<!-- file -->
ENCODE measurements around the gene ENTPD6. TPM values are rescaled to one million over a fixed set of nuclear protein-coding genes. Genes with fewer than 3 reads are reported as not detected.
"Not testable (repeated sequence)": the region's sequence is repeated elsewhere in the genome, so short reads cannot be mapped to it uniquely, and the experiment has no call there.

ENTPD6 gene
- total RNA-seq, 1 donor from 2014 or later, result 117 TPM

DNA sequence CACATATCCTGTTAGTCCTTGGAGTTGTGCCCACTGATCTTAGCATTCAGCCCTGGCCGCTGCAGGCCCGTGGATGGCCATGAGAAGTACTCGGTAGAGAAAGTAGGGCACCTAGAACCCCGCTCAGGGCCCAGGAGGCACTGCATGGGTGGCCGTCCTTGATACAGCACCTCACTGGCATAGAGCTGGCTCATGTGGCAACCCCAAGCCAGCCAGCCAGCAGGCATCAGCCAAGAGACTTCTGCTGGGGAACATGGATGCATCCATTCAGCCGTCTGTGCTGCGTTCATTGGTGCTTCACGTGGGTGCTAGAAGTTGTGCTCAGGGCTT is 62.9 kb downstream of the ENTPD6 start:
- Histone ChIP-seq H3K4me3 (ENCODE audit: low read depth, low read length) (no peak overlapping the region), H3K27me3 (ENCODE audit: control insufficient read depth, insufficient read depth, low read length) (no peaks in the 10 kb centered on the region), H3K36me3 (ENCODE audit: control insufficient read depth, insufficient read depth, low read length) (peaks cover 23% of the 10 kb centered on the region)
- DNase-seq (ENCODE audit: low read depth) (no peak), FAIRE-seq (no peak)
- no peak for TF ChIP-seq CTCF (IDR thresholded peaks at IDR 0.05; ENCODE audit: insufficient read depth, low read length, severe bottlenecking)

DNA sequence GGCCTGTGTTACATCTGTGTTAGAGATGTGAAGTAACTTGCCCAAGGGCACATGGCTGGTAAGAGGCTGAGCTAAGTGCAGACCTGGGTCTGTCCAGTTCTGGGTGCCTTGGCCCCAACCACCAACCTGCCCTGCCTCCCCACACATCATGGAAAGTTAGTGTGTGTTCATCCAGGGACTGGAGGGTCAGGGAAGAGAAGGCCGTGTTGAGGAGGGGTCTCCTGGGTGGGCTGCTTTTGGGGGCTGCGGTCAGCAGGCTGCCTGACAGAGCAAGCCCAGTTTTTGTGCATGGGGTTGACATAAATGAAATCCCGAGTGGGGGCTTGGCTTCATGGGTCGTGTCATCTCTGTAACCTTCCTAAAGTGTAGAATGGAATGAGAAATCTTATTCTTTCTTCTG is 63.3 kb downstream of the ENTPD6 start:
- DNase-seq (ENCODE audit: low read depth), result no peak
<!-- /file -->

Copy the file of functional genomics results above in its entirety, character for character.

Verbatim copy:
ENCODE measurements around the gene ENTPD6. TPM values are rescaled to one million over a fixed set of nuclear protein-coding genes. Genes with fewer than 3 reads are reported as not detected.
"Not testable (repeated sequence)": the region's sequence is repeated elsewhere in the genome, so short reads cannot be mapped to it uniquely, and the experiment has no call there.

ENTPD6 gene
- total RNA-seq, 1 donor from 2014 or later, result 117 TPM

DNA sequence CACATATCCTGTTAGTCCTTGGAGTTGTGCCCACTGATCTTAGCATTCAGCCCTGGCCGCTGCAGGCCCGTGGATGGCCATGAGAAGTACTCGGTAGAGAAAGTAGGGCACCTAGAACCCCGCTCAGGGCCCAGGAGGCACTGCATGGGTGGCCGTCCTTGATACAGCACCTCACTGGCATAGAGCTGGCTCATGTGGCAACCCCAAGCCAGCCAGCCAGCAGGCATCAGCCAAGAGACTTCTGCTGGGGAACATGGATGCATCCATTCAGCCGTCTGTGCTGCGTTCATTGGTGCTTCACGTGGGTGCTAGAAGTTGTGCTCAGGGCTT is 62.9 kb downstream of the ENTPD6 start:
- Histone ChIP-seq H3K4me3 (ENCODE audit: low read depth, low read length) (no peak overlapping the region), H3K27me3 (ENCODE audit: control insufficient read depth, insufficient read depth, low read length) (no peaks in the 10 kb centered on the region), H3K36me3 (ENCODE audit: control insufficient read depth, insufficient read depth, low read length) (peaks cover 23% of the 10 kb centered on the region)
- DNase-seq (ENCODE audit: low read depth) (no peak), FAIRE-seq (no peak)
- no peak for TF ChIP-seq CTCF (IDR thresholded peaks at IDR 0.05; ENCODE audit: insufficient read depth, low read length, severe bottlenecking)

DNA sequence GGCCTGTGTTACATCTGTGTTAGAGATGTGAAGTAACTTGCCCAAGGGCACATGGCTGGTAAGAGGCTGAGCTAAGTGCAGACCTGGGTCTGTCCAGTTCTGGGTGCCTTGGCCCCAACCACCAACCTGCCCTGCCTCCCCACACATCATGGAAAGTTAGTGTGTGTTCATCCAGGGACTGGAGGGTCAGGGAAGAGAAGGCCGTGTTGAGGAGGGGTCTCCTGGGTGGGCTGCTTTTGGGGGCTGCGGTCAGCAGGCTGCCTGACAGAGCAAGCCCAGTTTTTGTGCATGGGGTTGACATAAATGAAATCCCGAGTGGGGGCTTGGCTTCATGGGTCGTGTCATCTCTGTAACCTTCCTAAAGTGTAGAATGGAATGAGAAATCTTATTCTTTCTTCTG is 63.3 kb downstream of the ENTPD6 start:
- DNase-seq (ENCODE audit: low read depth), result no peak